The 5 Main Flaws of Nonpharmacological Interventions

The 5 Main Flaws of Nonpharmacological Interventions (and How to Address Them Without Medication)

This post was excerpted from Dementia Beyond Disease: Enhancing Well-Being by G. Allen Power, M.D. (2017, Health Professions Press)

Why Nonpharmacological Interventions Do Not Work

This provocative heading may seem out of line for the author of a book called Dementia Beyond Drugs. Rest assured, I remain firmly rooted in the belief that most distress arises as expressions of unmet needs, and that drugs are not the answer. (For a deep dive on this, see Dementia Beyond Drugs: Changing the Culture of Care, Second Edition.) The problem lies not in that underlying philosophy, but in how it is applied.

I have two problems with the term nonpharmacological interventions: nonpharmacological and interventions. The first term defines the approach by what it is not, rather than what it is. It keeps medication use as our reference point, in spite of our rejection of that approach. Even if it does not explicitly state that a drug approach is the gold standard, it implies that it is at least a viable option, an “either–or” choice for the care partner. This is not the language that will help us shift our paradigm.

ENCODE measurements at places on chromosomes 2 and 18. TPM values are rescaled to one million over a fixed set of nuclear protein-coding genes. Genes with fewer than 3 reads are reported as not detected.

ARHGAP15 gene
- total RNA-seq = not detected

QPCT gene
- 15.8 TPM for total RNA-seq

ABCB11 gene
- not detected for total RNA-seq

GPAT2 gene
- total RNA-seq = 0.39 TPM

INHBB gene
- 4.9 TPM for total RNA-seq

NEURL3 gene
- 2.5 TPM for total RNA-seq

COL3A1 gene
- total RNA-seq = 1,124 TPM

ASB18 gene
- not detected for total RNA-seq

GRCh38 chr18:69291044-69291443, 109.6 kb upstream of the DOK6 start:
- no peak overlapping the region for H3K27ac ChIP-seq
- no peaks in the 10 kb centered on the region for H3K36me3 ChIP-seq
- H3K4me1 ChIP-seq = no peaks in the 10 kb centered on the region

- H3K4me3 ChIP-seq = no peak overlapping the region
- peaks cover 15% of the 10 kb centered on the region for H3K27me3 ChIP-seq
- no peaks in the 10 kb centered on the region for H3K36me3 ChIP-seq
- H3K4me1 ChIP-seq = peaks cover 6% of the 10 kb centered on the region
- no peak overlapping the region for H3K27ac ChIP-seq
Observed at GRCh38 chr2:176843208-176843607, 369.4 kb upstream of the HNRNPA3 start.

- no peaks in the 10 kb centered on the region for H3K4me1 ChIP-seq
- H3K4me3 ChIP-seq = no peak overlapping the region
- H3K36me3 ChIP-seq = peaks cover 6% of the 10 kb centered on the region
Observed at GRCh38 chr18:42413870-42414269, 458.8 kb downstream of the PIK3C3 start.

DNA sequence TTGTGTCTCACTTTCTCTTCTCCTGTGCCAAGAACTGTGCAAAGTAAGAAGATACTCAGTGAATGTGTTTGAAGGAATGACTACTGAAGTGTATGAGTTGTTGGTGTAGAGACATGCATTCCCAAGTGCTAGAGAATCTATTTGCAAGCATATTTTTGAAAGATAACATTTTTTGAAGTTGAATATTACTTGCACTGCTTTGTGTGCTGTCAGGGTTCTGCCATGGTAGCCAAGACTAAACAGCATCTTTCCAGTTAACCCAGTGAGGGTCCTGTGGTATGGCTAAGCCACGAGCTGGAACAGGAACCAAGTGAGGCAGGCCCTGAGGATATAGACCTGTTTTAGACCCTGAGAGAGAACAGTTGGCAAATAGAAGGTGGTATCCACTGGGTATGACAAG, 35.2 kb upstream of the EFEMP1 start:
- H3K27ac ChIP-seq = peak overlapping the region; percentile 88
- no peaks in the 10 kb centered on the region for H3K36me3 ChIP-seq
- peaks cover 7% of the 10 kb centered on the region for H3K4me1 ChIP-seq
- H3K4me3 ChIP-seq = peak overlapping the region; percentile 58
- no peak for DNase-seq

The second term brings to mind the act of “holding an intervention.” In that context, an intervention is characterized by a group of caring people who lure a friend or relative to a meeting place under false pretenses, then hold him captive while they confront him about a behavior of his that they feel is harmful, and demand that he get back on the right track.

What strikes me is how much our nonpharmacological interventions follow this same pattern. Generally they are devised and applied by a group of caring friends, relatives, or paid staff in response to a behavior that we have judged to be potentially harmful. There are often false pretenses involved, whether through distraction, diversion, or even various degrees of deception (those “little white lies” we often use to try to calm someone). Finally, we tend to remain centered on the ultimate goal of bringing the person back in line with what we feel is best for him, either not considering what it is the person truly needs or discounting his stated needs as not being “realistic.”

The 5 Main Flaws

There are many other reasons why nonpharmacological interventions fail to provide a solution to distress, including the following:

They are reactive

They respond to a moment of crisis, and while they may calm a situation, they often do not seek to understand the underlying causes and how they can be prevented in the future. For example, if a person in distress responds to being moved to a quiet place and being given a hand massage, then that approach will be applied again and again, ad infinitum, without turning our attention to how to stop the distress from recurring in the first place.

They are treated like doses of pills